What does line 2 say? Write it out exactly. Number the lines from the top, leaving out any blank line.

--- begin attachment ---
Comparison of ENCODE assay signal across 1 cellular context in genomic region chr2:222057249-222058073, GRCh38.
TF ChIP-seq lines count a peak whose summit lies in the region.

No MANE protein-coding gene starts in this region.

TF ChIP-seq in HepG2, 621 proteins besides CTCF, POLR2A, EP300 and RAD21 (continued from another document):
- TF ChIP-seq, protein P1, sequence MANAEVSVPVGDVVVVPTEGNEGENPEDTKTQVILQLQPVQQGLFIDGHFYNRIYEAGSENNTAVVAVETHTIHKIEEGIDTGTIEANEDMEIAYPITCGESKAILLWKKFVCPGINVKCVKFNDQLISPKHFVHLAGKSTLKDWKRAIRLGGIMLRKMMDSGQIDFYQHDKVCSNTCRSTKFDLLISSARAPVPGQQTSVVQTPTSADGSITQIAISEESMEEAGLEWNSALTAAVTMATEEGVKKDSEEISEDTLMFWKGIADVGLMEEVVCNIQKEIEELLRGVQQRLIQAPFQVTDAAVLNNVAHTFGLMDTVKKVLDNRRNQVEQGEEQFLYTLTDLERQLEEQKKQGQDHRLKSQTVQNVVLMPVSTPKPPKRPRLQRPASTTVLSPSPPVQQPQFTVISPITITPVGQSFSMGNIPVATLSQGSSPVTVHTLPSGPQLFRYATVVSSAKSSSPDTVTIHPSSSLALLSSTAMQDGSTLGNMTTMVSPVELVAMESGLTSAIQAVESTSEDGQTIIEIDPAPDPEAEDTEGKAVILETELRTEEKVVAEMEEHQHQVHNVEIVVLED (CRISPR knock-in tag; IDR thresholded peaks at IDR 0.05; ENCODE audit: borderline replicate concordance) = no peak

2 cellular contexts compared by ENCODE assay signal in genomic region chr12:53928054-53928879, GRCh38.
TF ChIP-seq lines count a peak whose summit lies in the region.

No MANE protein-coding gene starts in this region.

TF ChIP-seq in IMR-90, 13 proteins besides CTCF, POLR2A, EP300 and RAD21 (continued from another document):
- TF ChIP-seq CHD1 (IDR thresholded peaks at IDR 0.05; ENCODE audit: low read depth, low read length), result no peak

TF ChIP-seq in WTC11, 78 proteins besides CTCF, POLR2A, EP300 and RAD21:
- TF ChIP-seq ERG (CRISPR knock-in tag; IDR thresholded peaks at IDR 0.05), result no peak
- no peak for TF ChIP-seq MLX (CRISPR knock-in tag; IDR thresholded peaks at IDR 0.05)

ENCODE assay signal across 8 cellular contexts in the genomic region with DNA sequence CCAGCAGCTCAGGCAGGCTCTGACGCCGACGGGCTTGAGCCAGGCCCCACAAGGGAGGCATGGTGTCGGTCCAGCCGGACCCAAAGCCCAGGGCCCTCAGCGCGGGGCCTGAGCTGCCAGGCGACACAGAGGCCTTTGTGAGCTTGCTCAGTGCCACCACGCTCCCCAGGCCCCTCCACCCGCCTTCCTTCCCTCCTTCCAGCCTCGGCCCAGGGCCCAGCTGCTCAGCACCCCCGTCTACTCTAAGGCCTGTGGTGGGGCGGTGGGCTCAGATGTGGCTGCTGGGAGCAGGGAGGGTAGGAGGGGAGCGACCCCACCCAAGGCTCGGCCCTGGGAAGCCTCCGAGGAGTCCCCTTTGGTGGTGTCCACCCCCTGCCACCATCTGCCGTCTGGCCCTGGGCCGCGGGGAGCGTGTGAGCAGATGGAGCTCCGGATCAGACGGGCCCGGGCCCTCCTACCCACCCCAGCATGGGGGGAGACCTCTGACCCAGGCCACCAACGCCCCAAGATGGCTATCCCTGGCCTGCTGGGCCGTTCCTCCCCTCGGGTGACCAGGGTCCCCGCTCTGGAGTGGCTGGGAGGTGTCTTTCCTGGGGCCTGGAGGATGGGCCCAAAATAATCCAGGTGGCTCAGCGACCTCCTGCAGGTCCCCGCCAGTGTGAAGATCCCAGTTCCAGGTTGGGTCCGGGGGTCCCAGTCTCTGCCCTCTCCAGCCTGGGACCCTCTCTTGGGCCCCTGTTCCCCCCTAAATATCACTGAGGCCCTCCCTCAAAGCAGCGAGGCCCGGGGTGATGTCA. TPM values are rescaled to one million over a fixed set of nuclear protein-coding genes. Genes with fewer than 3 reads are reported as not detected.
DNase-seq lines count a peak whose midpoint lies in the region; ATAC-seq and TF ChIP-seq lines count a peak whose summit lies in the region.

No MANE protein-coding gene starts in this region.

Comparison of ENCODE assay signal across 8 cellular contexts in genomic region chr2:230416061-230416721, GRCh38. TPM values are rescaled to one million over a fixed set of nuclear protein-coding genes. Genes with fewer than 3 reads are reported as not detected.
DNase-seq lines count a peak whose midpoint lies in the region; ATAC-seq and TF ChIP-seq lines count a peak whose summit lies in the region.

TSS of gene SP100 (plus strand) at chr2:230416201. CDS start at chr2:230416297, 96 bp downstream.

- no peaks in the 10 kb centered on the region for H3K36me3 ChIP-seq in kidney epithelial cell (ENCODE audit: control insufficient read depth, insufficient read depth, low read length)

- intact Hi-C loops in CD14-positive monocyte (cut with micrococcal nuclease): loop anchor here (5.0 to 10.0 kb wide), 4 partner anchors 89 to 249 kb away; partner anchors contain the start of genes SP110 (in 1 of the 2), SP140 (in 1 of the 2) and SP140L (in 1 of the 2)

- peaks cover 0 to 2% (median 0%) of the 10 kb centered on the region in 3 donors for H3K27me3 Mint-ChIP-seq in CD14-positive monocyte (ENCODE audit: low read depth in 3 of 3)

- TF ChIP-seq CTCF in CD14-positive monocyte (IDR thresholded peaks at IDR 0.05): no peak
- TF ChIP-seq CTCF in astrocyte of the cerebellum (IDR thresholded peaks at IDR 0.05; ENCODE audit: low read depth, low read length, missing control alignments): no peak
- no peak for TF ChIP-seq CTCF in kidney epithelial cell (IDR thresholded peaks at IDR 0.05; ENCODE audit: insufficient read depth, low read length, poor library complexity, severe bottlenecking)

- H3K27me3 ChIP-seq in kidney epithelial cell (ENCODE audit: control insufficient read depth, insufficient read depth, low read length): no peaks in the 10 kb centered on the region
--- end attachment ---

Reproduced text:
TF ChIP-seq lines count a peak whose summit lies in the region.